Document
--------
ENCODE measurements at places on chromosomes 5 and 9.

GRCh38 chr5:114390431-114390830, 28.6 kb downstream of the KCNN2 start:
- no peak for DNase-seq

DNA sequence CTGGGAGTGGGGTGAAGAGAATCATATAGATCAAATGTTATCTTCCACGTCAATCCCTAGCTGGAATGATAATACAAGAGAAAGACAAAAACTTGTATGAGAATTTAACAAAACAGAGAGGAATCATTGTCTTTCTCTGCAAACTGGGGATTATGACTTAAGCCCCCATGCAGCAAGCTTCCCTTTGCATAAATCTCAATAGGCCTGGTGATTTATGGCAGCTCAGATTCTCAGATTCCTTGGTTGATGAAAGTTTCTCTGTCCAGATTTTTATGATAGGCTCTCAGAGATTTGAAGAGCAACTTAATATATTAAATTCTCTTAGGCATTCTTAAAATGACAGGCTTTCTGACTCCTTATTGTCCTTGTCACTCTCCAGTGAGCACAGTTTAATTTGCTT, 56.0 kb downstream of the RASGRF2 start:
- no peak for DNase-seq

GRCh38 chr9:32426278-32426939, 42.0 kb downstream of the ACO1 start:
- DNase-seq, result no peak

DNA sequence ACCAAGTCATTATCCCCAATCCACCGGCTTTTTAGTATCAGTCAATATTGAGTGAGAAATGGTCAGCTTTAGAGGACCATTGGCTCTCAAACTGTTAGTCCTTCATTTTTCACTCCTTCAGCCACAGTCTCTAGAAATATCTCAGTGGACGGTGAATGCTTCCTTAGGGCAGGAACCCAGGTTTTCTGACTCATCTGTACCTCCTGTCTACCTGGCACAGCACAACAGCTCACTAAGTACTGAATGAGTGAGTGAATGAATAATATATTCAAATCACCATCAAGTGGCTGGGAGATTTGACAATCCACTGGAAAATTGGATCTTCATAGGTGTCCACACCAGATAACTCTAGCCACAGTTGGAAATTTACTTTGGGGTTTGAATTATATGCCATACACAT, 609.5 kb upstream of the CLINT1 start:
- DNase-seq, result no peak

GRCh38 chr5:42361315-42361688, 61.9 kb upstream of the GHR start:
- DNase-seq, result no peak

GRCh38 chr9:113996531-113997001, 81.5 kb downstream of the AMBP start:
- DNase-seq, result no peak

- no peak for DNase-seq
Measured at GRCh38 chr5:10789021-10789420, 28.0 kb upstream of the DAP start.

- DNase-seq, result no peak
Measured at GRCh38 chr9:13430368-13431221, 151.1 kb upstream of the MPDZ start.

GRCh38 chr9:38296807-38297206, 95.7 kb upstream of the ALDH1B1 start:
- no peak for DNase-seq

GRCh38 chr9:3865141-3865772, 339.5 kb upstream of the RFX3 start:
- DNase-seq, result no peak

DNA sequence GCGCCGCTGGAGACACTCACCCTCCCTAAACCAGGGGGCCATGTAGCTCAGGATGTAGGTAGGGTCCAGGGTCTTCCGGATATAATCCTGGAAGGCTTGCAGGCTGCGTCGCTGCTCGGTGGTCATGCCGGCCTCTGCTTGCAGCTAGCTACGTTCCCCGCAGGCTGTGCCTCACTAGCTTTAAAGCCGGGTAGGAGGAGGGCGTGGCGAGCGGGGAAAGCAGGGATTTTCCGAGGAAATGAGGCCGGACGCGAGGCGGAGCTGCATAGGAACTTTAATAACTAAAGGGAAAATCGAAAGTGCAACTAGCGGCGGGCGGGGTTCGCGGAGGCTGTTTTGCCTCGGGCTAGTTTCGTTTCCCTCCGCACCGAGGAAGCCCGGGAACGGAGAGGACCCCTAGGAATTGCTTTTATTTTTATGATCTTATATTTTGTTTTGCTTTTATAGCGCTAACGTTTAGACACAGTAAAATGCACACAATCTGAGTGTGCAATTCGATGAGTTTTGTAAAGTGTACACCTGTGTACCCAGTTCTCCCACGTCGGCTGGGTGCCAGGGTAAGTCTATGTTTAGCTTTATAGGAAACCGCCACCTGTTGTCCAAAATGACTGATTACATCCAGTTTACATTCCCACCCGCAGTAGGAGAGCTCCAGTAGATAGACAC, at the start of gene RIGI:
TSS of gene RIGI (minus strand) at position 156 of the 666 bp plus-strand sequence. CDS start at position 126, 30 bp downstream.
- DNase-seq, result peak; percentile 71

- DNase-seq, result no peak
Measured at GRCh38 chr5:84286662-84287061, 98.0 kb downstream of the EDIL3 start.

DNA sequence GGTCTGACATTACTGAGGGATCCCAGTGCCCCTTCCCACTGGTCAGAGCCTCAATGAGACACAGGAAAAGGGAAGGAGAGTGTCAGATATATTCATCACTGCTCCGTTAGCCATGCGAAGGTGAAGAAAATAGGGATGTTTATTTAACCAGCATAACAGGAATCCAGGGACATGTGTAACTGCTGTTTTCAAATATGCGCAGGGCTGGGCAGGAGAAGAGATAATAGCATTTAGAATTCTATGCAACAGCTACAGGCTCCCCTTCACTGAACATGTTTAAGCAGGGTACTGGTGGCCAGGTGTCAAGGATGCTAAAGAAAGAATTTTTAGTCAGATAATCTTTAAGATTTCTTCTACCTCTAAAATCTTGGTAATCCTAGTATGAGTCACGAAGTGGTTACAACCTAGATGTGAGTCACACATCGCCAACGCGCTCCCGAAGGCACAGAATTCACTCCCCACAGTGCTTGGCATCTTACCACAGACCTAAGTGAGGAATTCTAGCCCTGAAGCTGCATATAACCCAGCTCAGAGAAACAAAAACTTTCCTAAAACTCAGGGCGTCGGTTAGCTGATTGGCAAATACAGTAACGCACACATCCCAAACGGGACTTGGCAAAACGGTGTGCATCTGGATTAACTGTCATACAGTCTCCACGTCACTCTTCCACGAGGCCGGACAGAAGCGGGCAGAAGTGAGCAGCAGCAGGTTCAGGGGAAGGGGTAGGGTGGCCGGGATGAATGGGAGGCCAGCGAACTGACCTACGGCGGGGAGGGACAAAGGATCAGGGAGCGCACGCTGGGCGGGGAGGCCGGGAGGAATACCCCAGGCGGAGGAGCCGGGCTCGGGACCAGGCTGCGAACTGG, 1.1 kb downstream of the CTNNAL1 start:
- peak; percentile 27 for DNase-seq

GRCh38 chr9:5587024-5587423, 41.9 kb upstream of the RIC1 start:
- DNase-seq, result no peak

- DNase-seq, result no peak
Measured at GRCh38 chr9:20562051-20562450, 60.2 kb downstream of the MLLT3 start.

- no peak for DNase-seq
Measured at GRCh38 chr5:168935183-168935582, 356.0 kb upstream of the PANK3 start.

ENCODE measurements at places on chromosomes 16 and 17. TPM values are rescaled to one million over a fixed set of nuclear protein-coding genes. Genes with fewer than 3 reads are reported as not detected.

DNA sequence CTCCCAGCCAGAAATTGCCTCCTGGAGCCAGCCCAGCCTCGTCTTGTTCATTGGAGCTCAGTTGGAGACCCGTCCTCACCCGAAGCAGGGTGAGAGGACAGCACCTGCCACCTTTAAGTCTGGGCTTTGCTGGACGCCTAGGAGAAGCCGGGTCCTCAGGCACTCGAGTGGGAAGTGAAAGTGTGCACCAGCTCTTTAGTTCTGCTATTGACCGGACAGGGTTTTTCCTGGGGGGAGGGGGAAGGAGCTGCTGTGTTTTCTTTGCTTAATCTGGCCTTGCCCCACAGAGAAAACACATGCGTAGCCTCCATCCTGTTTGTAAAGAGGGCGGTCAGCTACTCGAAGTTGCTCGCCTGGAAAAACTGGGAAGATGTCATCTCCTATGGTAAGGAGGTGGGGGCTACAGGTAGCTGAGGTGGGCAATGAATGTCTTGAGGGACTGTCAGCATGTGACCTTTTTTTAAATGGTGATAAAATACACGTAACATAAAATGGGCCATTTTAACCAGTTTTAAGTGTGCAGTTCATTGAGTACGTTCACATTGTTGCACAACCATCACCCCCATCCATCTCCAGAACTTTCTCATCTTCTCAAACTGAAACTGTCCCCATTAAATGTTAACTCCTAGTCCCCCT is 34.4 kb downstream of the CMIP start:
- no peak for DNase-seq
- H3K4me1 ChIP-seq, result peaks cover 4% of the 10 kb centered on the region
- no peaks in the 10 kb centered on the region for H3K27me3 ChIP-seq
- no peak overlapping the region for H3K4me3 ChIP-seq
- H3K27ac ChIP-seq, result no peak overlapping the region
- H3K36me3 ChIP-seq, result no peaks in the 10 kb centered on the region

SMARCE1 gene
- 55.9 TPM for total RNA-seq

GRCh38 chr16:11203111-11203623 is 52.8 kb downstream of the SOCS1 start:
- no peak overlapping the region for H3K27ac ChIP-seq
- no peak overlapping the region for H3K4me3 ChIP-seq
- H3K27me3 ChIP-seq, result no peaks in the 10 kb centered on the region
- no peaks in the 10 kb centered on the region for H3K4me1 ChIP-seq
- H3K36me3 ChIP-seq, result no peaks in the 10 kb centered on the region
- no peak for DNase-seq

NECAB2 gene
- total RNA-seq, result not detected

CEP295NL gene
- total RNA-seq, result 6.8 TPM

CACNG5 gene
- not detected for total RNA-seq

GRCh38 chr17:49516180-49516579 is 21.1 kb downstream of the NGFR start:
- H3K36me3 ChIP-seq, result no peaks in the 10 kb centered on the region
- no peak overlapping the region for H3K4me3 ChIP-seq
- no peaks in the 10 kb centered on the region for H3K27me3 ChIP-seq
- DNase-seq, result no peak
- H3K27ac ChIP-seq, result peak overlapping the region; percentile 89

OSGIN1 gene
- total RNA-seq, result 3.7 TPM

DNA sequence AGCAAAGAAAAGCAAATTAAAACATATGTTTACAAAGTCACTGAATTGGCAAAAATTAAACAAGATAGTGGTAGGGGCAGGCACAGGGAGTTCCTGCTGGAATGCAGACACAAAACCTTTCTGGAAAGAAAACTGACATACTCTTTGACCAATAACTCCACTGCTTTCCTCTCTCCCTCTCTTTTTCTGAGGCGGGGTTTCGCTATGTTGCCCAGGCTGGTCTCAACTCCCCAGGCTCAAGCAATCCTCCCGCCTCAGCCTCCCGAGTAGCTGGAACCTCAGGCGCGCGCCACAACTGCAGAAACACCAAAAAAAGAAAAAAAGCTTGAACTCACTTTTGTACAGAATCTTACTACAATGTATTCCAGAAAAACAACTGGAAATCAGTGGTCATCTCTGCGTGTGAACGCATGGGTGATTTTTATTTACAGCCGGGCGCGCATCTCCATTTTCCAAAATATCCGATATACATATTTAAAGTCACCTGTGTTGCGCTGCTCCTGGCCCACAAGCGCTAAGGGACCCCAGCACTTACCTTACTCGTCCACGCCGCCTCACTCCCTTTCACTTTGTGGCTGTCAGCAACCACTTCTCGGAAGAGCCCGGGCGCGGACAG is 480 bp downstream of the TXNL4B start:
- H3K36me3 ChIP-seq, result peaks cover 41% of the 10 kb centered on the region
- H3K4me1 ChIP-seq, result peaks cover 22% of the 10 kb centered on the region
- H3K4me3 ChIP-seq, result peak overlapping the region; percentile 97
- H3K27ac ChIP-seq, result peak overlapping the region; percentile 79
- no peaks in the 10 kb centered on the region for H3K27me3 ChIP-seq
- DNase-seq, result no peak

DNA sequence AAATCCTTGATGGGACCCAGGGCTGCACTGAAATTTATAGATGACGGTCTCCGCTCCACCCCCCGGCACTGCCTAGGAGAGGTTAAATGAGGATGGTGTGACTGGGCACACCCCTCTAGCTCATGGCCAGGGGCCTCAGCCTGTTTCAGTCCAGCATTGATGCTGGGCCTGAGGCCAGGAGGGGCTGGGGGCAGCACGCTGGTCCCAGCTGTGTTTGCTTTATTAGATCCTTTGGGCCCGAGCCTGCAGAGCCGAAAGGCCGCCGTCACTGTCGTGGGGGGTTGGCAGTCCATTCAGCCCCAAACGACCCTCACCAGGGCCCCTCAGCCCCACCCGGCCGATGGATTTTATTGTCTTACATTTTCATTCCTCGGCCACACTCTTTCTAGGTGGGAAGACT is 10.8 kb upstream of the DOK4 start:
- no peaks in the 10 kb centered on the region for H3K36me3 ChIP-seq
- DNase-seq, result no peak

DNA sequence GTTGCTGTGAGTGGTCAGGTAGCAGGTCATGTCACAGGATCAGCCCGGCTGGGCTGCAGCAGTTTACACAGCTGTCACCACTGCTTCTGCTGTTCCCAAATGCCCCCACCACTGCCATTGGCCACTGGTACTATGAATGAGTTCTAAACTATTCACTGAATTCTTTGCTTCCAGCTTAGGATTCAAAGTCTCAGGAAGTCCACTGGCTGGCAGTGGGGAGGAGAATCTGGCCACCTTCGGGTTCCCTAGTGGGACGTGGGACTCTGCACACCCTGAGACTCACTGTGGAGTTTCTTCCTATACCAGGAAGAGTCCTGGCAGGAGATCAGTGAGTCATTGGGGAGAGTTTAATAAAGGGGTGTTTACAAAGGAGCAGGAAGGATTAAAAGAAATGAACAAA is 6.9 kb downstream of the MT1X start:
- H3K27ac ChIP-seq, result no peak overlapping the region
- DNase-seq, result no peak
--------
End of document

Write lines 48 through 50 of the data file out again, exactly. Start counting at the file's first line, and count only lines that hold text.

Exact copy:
- H3K27me3 ChIP-seq, result no peaks in the 10 kb centered on the region
- no peaks in the 10 kb centered on the region for H3K4me1 ChIP-seq
- H3K36me3 ChIP-seq, result no peaks in the 10 kb centered on the region